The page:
(AFP) – Jul 27, 2008
JERUSALEM (AFP) — Israeli Defence Minister Ehud Barak is to travel to the United States on Monday for talks with senior officials expected to focus on Iran.
Public radio said the talks are expected to focus on the Islamic republic's nuclear programme, which Israel views as a major strategic threat, and on preserving the "qualitative advantage" of the Jewish state's armed forces.
A defence ministry spokesman declined to comment on the agenda of the talks, but said Barak planned to meet Vice President Dick Cheney, Secretary of State Condoleezza Rice, senior military officials and members of Congress.
Barak is also expected to meet UN Secretary General Ban Ki-moon, he said.
In an interview with public radio Amos Gilad, a senior adviser to Barak, said the defence minister would "discuss the threat posed by the Iranian nuclear programme."
"This is a very important visit. Israel cannot tolerate living under an Iranian nuclear threat," Gilad said. "For the moment our priority is the diplomatic track, but Israel has to be prepared to use all options."
Transport Minister Shaul Mofaz, a former defence minister involved in US-Israeli strategic relations, is also expected in Washington on Wednesday, and he too will meet Cheney and Rice, his spokesman told AFP.
"The main subject under discussion will be the threat posed by the Iranian nuclear programme to the entire region," the spokesman said.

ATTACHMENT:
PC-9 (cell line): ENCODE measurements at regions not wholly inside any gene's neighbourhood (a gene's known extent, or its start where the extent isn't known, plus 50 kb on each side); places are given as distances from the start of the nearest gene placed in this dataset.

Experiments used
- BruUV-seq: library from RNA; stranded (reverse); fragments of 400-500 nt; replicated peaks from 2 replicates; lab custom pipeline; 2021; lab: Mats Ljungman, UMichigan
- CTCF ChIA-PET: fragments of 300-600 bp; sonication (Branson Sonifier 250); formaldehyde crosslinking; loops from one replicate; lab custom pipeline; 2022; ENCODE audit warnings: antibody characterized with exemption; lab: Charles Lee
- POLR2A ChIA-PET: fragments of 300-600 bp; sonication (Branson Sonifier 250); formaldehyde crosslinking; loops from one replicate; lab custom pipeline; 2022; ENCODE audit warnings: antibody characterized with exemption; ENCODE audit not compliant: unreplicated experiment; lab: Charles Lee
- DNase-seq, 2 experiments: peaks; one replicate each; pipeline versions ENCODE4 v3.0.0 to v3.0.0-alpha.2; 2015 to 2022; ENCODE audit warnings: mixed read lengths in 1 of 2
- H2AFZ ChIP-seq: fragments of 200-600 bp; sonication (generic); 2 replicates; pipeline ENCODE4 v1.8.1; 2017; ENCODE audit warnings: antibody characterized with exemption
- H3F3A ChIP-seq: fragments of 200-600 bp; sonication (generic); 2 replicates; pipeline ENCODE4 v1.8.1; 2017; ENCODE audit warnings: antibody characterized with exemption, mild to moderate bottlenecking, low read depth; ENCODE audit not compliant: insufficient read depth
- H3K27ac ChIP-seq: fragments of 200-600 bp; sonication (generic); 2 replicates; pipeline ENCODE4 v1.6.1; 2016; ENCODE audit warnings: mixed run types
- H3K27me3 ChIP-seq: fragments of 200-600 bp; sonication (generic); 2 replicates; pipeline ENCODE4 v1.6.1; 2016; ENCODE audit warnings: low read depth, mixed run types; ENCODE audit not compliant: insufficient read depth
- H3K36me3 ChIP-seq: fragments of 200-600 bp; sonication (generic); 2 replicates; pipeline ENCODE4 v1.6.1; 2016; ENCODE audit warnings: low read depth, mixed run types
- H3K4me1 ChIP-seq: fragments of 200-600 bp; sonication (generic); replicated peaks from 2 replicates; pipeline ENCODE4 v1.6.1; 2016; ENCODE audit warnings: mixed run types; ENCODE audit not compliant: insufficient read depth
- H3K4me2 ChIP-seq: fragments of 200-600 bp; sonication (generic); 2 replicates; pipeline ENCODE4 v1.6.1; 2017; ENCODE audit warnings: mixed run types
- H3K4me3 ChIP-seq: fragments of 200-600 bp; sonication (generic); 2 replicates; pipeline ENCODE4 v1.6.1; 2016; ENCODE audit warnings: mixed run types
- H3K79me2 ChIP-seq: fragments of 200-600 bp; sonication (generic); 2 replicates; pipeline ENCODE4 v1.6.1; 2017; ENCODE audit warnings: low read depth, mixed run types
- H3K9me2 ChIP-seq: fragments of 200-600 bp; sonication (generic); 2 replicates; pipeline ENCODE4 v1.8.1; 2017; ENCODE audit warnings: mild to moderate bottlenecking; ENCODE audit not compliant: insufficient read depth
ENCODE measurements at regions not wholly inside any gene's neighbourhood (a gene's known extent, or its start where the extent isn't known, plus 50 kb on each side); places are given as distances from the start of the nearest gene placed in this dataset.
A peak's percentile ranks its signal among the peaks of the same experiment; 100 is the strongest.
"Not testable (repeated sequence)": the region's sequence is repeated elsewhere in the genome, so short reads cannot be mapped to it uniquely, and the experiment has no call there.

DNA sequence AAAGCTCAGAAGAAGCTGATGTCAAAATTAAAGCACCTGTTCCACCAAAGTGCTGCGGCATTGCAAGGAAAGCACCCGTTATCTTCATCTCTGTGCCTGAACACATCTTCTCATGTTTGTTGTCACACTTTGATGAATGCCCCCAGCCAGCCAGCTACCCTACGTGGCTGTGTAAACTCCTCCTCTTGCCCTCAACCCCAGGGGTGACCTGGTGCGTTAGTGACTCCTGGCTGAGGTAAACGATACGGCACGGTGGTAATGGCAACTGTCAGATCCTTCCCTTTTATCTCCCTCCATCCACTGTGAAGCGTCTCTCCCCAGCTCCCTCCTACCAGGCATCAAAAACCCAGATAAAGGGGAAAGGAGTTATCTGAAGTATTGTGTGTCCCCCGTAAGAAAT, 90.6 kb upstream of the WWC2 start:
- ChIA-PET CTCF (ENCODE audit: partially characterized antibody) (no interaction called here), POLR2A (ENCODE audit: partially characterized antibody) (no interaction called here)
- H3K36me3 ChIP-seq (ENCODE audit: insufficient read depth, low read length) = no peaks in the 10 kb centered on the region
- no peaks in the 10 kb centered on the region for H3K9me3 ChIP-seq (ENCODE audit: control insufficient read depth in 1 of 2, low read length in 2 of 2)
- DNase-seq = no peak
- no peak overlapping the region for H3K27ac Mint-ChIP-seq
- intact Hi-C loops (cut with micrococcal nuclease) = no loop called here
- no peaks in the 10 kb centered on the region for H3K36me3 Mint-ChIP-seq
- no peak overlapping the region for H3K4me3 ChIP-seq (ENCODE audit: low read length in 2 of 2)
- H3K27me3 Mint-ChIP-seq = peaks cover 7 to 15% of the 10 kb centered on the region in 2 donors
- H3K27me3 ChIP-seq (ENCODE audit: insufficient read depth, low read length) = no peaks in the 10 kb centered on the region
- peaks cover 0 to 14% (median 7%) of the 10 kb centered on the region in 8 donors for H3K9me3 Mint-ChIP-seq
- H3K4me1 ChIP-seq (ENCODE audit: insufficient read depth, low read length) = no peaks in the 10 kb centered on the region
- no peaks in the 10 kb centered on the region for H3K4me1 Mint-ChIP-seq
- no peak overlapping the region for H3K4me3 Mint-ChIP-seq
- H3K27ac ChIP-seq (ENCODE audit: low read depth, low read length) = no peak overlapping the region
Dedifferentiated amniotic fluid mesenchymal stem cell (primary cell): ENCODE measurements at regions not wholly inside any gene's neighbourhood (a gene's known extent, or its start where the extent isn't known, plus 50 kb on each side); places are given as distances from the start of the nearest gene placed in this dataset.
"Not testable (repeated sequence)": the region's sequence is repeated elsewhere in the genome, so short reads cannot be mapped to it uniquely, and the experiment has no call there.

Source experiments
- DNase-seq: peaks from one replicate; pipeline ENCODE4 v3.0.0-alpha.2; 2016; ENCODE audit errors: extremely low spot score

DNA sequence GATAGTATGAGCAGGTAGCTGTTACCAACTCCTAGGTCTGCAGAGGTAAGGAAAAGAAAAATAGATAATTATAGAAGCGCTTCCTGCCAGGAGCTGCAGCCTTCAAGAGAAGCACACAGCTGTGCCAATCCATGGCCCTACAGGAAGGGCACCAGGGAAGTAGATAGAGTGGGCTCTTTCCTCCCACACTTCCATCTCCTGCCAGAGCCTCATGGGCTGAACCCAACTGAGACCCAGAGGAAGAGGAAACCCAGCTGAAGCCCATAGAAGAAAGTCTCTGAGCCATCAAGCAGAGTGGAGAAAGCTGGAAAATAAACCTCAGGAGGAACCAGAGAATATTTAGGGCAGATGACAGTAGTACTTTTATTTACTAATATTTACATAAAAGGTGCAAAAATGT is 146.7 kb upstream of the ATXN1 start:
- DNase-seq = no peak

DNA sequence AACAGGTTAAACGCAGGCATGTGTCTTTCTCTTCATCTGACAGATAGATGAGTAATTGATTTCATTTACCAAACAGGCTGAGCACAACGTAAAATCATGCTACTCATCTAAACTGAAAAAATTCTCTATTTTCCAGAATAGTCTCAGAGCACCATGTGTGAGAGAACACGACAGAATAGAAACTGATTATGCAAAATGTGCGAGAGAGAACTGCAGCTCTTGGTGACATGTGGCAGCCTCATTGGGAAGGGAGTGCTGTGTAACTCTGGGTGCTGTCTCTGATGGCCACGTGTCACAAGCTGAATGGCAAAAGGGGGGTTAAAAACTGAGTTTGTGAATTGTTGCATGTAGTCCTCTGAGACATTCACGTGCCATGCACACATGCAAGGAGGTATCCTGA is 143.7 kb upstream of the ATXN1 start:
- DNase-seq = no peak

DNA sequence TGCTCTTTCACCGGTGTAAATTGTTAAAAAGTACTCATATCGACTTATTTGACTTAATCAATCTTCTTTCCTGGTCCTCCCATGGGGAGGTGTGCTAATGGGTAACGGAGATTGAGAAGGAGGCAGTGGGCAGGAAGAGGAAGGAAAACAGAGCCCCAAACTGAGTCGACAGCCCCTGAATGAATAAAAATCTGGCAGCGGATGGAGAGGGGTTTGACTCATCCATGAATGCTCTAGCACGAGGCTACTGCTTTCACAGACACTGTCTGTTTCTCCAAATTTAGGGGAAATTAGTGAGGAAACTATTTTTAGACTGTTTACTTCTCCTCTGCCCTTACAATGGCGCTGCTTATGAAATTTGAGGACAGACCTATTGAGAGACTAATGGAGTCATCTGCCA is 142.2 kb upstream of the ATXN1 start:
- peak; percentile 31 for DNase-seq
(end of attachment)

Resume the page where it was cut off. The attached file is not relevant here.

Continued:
Mofaz, who is expected to be a candidate to replace Prime Minister Ehud Olmert in a party primary in September, sparked a political firestorm in June when he said Israel would attack Iran if it did not halt its nuclear drive.
Israel's army chief of staff said on a visit to Washington last week that he favoured a diplomatic solution to the impasse over Tehran's nuclear programme but that "all options must be prepared."
The United States and Israel suspect Iran's nuclear drive is aimed at developing an atomic bomb, a claim vehemently denied by Tehran which says its programme is designed for civilian use only.
Israel, the region's sole if undeclared nuclear power, considers Iran its main strategic threat because of its nuclear programme and repeated predictions by senior Iranian leaders of the Jewish state's demise.
Public radio has quoted Olmert as saying that Iran could have a nuclear weapon by the end of 2009, fuelling speculation that Israel may attempt to set its efforts back with a military strike.
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